“Assuming no good cause.”

“I would not carry out that instruction.”

Barr also had nothing but praise for those whom the president frequently denounces. “I don’t believe Mr. Mueller would be involved in a witch hunt,” he told South Carolina Senator Lindsey Graham, and said he had a “high opinion” of Deputy Attorney General Rod Rosenstein’s work. Barr later remarked that he found it unlikely that the special counsel’s removal would ever be justified. “Under the regulations, Bob Mueller could only be terminated for good cause, and frankly it’s unimaginable for me that Bob would give good cause,” he said. Some senators noted that he and Mueller have been close friends for more than two decades; Mueller even attended Barr’s daughters’ weddings.

On some matters, he even gave convincing and reassuring answers. “Do you believe a president could lawfully issue a pardon in exchange for the recipients’ promise to not incriminate him?” asked Vermont Senator Patrick Leahy. “No,” Barr quickly replied. “That would be a crime.” (I noted last year that Trump has all but promised to pardon Paul Manafort if the former campaign chairman refused to cooperate.) And when queried about Trump lawyer Rudy Giuliani’s recent assertion that the White House might seek to edit or correct any report from Mueller, Barr shot down the suggestion. “That will not happen,” he declared.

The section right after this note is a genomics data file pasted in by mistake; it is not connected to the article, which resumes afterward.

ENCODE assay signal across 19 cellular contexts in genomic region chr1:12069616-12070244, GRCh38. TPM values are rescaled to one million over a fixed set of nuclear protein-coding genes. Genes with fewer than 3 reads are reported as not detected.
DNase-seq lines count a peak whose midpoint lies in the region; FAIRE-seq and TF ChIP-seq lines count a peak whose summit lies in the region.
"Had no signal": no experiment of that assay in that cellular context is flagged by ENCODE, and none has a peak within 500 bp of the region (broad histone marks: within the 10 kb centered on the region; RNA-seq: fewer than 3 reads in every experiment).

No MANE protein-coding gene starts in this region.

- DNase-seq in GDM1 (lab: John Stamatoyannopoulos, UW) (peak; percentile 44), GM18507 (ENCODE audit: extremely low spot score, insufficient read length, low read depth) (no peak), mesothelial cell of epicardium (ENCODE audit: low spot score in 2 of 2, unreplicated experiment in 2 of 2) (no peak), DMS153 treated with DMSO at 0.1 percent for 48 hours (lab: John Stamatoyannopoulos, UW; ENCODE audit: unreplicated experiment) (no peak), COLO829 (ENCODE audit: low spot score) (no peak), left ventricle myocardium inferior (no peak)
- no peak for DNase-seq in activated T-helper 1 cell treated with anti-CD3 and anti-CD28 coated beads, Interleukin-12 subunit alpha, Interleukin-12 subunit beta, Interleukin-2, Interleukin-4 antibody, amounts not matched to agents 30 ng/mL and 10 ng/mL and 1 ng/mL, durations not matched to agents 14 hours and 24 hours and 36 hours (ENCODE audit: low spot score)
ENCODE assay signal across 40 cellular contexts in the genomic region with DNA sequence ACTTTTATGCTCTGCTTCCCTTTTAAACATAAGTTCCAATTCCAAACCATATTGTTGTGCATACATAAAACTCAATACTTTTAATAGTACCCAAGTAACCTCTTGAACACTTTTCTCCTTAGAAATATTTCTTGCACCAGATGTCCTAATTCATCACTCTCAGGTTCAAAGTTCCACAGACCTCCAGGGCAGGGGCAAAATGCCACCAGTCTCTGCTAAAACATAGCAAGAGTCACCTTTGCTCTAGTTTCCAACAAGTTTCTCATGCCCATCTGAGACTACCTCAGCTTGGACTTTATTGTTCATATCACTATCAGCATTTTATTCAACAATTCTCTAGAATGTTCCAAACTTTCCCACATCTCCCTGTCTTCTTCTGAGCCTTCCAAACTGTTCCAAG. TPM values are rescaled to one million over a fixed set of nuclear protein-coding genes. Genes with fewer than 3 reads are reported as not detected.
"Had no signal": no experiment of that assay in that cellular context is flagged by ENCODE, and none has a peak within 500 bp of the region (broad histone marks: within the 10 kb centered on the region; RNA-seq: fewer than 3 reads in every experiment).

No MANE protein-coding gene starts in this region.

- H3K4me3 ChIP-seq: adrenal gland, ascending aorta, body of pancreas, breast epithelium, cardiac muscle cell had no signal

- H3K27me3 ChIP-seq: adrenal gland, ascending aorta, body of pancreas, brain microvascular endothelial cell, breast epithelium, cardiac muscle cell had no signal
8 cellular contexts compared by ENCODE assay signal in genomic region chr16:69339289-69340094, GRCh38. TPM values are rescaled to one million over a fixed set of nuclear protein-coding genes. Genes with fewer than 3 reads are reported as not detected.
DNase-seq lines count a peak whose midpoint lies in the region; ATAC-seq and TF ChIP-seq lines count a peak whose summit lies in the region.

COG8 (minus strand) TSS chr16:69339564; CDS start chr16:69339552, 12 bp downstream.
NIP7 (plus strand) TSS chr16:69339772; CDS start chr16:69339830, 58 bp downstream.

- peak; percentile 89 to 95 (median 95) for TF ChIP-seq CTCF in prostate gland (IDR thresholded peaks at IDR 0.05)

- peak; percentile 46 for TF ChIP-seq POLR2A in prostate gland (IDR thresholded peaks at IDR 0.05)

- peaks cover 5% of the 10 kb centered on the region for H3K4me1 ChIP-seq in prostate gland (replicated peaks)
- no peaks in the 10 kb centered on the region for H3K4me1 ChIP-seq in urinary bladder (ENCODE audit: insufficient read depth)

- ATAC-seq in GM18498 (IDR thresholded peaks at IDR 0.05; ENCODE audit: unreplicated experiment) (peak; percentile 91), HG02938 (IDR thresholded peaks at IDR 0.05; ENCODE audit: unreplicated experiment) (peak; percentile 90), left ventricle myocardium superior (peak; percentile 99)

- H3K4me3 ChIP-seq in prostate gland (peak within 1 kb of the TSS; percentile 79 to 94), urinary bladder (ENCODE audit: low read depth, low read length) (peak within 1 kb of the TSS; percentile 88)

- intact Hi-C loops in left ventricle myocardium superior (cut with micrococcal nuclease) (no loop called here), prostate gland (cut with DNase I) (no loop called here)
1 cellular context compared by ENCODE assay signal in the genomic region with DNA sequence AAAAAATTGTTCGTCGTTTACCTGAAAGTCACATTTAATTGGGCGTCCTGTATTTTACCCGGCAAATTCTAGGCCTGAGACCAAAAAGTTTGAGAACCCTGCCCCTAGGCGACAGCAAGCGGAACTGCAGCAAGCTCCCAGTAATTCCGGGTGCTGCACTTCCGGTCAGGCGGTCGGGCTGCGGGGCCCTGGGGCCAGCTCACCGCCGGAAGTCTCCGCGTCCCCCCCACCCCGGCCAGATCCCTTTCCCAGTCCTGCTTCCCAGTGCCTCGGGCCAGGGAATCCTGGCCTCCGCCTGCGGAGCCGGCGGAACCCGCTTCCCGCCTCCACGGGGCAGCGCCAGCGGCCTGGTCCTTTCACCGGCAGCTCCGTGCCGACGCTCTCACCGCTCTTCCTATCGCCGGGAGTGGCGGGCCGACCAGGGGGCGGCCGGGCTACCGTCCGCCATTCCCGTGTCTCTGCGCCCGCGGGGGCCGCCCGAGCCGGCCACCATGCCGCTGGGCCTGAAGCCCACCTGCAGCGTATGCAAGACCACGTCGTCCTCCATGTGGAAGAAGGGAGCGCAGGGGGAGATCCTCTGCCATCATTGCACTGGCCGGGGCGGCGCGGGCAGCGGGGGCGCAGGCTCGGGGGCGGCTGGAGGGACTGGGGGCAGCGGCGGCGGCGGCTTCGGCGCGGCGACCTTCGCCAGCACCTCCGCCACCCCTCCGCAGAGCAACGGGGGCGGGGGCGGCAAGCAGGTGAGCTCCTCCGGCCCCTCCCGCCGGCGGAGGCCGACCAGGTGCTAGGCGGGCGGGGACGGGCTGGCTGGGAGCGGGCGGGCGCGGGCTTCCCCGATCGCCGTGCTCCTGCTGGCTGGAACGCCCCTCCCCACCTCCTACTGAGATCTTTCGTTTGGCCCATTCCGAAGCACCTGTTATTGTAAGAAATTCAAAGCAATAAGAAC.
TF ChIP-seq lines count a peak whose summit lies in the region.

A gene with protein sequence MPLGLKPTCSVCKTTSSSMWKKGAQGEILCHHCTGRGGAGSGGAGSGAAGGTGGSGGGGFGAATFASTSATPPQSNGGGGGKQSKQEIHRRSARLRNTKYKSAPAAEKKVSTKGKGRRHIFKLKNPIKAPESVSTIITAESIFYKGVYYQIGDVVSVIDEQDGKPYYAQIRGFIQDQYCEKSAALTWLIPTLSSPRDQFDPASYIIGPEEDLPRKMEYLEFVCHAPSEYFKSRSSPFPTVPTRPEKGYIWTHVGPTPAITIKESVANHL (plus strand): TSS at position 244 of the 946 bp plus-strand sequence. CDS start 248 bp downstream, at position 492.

The ultimate fate of Mueller’s report, however, is far from certain. Barr noted to senators that under Justice Department regulations, there are actually two reports: Mueller’s final report to the attorney general, and whatever the attorney general decides to release about it. Though Barr said his goal would be to “get as much of the information as I can to Congress and the public,” he also suggested that there would be limits to what he would share. “I will commit to providing as much information as I can consistent with the regulations,” he told senators on multiple occasions.

What does that mean in practice? Barr wasn’t clear. “I don’t know at the end of the day what will be releasable,” he later admitted to Hawaii Senator Mazie Hirono. In an exchange with Texas Senator John Cornyn, he also criticized former FBI Director James Comey for his decision, mere weeks before the 2016 election, to publicly criticize Hillary Clinton when announcing the decision to not prosecute her over her email security while secretary of state. “If you’re not going to indict somebody, you don’t stand up there and unload negative information,” he explained. That raises questions about how much information he’ll disclose about the Russia investigation if it’s not used to bring criminal charges.